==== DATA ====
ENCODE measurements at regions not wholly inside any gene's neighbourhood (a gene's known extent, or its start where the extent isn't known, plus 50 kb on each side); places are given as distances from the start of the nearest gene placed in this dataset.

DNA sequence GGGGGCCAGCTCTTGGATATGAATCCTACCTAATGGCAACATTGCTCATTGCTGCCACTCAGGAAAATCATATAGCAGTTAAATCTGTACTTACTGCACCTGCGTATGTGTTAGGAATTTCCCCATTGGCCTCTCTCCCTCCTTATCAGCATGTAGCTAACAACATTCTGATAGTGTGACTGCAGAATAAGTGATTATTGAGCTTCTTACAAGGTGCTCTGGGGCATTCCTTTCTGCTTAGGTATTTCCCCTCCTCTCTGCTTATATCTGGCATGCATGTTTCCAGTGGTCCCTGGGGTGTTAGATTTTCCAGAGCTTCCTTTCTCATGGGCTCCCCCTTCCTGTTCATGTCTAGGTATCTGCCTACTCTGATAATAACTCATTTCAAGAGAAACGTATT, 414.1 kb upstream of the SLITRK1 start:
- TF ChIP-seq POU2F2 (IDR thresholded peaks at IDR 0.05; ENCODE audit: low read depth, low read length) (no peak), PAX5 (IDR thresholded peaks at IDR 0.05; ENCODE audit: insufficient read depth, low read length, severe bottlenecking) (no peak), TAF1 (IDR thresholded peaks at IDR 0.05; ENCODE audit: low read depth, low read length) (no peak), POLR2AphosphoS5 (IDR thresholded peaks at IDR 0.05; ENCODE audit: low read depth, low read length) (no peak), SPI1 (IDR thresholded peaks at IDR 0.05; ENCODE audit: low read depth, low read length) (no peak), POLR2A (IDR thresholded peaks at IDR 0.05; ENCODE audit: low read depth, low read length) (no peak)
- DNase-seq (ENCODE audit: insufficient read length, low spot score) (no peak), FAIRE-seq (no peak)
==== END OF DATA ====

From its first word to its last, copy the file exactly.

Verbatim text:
ENCODE measurements at regions not wholly inside any gene's neighbourhood (a gene's known extent, or its start where the extent isn't known, plus 50 kb on each side); places are given as distances from the start of the nearest gene placed in this dataset.

DNA sequence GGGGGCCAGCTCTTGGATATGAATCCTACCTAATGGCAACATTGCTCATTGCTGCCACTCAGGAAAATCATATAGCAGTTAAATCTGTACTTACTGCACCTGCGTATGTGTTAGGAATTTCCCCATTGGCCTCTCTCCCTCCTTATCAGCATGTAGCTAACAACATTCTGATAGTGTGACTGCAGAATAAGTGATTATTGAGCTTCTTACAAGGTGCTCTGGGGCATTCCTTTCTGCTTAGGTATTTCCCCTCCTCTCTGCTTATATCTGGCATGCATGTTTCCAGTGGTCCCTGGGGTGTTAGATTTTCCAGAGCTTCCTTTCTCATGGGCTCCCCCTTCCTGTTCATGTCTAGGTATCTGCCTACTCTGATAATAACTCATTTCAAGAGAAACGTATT, 414.1 kb upstream of the SLITRK1 start:
- TF ChIP-seq POU2F2 (IDR thresholded peaks at IDR 0.05; ENCODE audit: low read depth, low read length) (no peak), PAX5 (IDR thresholded peaks at IDR 0.05; ENCODE audit: insufficient read depth, low read length, severe bottlenecking) (no peak), TAF1 (IDR thresholded peaks at IDR 0.05; ENCODE audit: low read depth, low read length) (no peak), POLR2AphosphoS5 (IDR thresholded peaks at IDR 0.05; ENCODE audit: low read depth, low read length) (no peak), SPI1 (IDR thresholded peaks at IDR 0.05; ENCODE audit: low read depth, low read length) (no peak), POLR2A (IDR thresholded peaks at IDR 0.05; ENCODE audit: low read depth, low read length) (no peak)
- DNase-seq (ENCODE audit: insufficient read length, low spot score) (no peak), FAIRE-seq (no peak)